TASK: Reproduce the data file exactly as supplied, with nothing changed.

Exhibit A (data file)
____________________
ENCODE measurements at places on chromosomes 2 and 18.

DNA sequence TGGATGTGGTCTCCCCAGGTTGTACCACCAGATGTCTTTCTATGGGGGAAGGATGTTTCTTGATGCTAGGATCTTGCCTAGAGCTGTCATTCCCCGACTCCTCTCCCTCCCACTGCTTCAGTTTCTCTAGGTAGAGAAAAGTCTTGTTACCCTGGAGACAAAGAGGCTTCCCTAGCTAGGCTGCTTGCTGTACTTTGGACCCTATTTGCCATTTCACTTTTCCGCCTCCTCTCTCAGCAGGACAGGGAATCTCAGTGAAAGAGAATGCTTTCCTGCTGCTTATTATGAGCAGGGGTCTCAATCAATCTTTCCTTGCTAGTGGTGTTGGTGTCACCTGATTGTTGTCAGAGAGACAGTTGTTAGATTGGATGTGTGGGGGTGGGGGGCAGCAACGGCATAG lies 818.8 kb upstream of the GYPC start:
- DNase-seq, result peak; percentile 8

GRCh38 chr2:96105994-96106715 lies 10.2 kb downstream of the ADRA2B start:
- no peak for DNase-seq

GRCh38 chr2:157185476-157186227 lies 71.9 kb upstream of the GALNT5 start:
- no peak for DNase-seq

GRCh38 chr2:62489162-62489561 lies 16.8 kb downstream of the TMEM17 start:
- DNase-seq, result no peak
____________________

ENCODE measurements at places on chromosomes 2 and 18.

DNA sequence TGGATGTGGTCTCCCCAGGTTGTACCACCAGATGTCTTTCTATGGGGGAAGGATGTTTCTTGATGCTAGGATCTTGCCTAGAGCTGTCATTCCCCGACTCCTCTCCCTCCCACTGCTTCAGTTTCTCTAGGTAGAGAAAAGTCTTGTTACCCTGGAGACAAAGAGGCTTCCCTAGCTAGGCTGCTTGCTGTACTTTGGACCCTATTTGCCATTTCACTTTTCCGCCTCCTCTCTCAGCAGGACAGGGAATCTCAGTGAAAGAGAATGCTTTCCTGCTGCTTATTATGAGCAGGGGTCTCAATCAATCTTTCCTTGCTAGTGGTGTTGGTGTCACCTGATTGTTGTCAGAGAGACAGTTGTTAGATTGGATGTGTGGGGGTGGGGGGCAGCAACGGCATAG lies 818.8 kb upstream of the GYPC start:
- DNase-seq, result peak; percentile 8

GRCh38 chr2:96105994-96106715 lies 10.2 kb downstream of the ADRA2B start:
- no peak for DNase-seq

GRCh38 chr2:157185476-157186227 lies 71.9 kb upstream of the GALNT5 start:
- no peak for DNase-seq

GRCh38 chr2:62489162-62489561 lies 16.8 kb downstream of the TMEM17 start:
- DNase-seq, result no peak